STANFORD, Calif. — Despite concerted efforts, no decreases in patient harm were detected at 10 randomly selected North Carolina hospitals between 2002 and 2007, according to a new study from the Stanford University School of Medicine, Harvard Medical School and the Institute for Healthcare Improvement.
Since a 1999 Institute of Medicine report sounded the alarm about high medical error rates, most U.S. hospitals have changed their operations to keep patients safer. The researchers wanted to assess whether these patient-safety efforts reduced harm. They studied hospitals in North Carolina because that state has shown a particularly strong commitment to patient safety.
The US car makers had to improve safety because they were losing customers (lots of customers) to Japanese makers. Well, there's no Consumer Reports or J.D. Powers rating hospitals the way car makers are rated for quality. So the pressures to improve quality have got to be less intense. Can hospital error rates fall substantially? Can this be done with just internal bureaucratic pressure? Or with regulatory pressure? Or are market incentives needed? If so, what form of incentives?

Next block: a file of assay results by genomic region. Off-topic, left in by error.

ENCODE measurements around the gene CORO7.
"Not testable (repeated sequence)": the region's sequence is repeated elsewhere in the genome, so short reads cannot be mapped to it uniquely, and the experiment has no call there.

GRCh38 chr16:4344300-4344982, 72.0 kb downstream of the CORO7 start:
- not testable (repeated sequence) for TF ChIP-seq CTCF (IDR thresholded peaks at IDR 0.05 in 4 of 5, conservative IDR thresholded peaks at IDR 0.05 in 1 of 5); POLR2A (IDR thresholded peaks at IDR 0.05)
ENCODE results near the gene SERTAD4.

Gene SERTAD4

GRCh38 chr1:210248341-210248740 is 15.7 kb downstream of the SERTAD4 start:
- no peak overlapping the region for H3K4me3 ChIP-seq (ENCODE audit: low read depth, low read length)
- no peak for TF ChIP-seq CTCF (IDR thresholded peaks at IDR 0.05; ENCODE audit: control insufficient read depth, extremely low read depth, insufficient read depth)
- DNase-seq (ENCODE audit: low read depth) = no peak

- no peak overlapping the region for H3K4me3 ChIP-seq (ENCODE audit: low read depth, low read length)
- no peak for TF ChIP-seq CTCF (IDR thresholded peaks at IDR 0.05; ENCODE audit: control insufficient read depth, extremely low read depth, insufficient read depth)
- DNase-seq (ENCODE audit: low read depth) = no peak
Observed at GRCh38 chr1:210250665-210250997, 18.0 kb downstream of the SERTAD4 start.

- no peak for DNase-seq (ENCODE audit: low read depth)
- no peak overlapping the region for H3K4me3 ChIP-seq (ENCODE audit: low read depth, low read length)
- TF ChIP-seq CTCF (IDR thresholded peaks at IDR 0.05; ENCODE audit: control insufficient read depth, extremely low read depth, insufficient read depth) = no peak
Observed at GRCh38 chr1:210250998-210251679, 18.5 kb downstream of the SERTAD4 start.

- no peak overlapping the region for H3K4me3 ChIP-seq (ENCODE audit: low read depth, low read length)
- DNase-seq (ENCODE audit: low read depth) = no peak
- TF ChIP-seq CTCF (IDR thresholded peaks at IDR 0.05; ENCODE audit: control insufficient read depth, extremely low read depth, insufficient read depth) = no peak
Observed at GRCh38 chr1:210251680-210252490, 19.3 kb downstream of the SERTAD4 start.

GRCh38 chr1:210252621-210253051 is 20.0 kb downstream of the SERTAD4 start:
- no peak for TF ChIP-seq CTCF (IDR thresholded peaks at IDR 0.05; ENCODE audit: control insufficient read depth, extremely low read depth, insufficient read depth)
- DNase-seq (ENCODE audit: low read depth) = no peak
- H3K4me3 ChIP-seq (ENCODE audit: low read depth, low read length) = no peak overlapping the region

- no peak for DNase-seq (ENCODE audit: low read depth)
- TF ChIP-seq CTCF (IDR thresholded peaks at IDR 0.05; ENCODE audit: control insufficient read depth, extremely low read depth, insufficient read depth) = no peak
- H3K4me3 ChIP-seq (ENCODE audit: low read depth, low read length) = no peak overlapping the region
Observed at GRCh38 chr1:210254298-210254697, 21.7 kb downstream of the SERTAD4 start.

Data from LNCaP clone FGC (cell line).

Some best practices were still not being used in 2007. This NY Times article has good coverage.
The findings were a disappointment but not a surprise, Dr. Landrigan said. Many of the problems were caused by the hospitals’ failure to use measures that had been proved to avert mistakes and to prevent infections from devices like urinary catheters, ventilators and lines inserted into veins and arteries.
Why did it take so long from 2007 to 2010 to publish the results? What's needed is a much shorter loop between a measured time and known results. In manufacturing settings the quality measurement results are often known the same day or in even less time.